Toward a Tougher Cap and Trade Program
While the nine participating Northeastern and mid-Atlantic states, including New York, have found that RGGI (pronounced reggie) has succeeded in producing almost $1 billion for energy efficiency programs and in encouraging reliance on renewable energy, they are considering making some changes.
On Monday, the Center for Climate Change Law at Columbia Law School held a panel discussion on RGGI’s future in which various experts, including officials from the energy industry and New York’s Department of Environmental Conservation, took part. They addressed the environmental and economic impact of the program’s cap and trade system, in which a ceiling is set on greenhouse gas emissions and electric utilities pay for their carbon dioxide emissions by buying credits or allowances. Utilities with emissions below an allotted cap can sell or trade their unused allowances in online auctions held four times a year.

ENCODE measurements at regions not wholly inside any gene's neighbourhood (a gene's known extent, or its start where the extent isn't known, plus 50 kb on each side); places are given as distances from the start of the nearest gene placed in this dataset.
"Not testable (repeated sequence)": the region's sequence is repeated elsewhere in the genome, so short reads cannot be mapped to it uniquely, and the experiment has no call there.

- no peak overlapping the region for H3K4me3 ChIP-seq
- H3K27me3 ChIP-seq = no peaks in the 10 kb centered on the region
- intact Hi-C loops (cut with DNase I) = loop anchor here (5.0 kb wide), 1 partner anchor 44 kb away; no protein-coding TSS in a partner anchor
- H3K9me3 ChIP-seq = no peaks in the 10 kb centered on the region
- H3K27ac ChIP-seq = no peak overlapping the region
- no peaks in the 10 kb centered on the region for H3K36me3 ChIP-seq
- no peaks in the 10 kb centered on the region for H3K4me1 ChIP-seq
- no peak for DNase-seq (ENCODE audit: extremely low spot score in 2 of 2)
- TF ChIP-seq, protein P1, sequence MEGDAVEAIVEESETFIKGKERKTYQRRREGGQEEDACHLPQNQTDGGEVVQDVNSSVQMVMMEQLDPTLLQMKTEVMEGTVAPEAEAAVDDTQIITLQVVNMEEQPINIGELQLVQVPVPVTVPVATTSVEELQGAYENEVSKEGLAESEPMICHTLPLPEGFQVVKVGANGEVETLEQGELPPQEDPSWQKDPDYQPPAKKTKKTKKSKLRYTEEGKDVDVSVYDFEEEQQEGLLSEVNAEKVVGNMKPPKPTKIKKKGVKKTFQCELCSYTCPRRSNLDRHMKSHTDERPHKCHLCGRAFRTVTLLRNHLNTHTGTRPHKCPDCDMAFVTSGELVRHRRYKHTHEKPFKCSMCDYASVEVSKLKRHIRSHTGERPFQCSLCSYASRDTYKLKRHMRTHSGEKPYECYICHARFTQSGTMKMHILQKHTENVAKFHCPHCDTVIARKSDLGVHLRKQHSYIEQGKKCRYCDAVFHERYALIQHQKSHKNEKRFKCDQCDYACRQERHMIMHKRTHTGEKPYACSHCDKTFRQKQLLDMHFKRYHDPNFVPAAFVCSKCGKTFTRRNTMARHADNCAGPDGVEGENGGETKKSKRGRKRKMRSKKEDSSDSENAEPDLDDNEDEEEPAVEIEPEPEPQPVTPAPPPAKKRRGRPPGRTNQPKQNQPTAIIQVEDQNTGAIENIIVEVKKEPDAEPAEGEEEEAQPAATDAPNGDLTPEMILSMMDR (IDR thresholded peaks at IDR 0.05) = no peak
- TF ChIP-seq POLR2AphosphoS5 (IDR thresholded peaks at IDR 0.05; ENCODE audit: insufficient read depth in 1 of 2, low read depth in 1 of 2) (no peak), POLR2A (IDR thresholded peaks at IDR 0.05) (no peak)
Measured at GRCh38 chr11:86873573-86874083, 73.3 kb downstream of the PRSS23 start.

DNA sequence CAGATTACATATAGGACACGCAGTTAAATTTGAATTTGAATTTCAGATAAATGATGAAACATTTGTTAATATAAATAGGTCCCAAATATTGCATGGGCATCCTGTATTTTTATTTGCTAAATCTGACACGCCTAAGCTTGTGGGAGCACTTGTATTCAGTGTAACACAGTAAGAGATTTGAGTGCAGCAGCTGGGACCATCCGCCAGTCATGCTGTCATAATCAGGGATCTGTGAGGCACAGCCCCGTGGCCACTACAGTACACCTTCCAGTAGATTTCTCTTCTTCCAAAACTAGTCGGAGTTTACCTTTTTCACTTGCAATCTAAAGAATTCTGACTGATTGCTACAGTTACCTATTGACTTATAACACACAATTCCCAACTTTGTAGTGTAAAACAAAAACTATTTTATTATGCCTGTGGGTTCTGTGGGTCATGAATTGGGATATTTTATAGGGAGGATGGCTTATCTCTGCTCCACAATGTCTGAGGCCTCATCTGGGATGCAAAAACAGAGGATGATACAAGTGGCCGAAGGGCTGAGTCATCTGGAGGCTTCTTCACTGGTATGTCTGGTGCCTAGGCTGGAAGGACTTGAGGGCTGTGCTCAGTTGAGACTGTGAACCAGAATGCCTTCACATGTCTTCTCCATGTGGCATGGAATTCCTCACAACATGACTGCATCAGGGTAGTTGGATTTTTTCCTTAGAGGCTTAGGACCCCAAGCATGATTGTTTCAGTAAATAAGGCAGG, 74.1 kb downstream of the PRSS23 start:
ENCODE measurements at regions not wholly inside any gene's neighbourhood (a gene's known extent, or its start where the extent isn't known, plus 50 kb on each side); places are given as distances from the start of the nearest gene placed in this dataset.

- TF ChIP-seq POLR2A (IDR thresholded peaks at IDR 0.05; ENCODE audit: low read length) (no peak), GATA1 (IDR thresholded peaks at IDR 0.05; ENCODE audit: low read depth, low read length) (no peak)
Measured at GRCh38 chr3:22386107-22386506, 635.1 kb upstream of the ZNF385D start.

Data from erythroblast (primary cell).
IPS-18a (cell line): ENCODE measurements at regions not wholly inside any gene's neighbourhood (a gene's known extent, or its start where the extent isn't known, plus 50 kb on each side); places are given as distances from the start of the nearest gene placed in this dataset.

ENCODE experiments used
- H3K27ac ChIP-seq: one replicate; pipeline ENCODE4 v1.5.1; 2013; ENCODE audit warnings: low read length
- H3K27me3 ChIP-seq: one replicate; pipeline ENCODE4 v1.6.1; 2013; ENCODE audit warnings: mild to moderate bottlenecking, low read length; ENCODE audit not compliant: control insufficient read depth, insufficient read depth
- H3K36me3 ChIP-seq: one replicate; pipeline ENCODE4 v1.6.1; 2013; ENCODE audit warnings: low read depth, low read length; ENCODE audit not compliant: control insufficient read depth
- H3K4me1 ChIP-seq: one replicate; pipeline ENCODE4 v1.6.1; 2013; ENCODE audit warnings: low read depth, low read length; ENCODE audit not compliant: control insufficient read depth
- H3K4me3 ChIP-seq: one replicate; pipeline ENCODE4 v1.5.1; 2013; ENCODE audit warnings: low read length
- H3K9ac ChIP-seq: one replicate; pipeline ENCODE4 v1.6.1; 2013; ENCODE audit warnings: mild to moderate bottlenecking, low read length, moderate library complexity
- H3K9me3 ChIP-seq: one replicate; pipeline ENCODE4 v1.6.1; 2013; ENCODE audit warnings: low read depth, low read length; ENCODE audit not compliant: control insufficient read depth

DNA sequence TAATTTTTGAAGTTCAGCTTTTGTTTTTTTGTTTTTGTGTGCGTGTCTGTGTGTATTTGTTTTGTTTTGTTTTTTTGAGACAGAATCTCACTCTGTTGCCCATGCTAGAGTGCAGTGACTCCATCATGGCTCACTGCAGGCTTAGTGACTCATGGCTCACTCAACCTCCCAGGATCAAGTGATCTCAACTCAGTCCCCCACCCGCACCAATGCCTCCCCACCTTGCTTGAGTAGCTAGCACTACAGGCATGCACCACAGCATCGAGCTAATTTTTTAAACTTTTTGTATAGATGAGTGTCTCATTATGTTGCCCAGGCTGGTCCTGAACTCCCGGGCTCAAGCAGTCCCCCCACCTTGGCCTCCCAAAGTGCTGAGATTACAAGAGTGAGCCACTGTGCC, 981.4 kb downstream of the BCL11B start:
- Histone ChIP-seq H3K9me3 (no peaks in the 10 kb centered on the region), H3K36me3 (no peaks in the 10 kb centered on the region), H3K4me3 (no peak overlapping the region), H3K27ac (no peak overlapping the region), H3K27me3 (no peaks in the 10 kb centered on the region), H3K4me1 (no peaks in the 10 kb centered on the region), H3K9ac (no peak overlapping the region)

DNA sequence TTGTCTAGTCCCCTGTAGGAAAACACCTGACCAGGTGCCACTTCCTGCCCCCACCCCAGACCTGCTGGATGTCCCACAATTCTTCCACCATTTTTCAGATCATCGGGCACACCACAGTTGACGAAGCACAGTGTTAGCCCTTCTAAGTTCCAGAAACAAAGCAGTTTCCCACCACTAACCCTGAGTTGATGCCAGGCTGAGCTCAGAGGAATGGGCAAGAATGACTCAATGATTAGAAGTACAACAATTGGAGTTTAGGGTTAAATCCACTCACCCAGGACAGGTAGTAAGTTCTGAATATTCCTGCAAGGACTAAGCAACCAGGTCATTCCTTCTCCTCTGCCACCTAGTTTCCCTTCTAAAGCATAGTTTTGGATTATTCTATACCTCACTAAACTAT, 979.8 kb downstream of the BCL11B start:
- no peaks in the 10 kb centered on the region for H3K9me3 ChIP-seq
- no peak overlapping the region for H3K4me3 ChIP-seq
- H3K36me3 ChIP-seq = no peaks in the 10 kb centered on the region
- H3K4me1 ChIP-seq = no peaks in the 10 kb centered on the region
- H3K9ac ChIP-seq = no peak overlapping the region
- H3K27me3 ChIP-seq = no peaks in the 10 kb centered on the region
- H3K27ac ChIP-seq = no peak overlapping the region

The participants discussed whether RGGI should be linked with other trading programs like California’s, whether the program should lower its cap on emissions to require further reductions, and whether the RGGI should include other sources of greenhouse gas emissions beyond the electricity sector.
Because of the faltering economy and a switch from coal to natural gas by many utilities, electricity demand and emissions have been lower than expected, so power suppliers have easily met their caps. New Jersey Gov.Chris Christie cited this issue when he pulled out his state out of the program last year.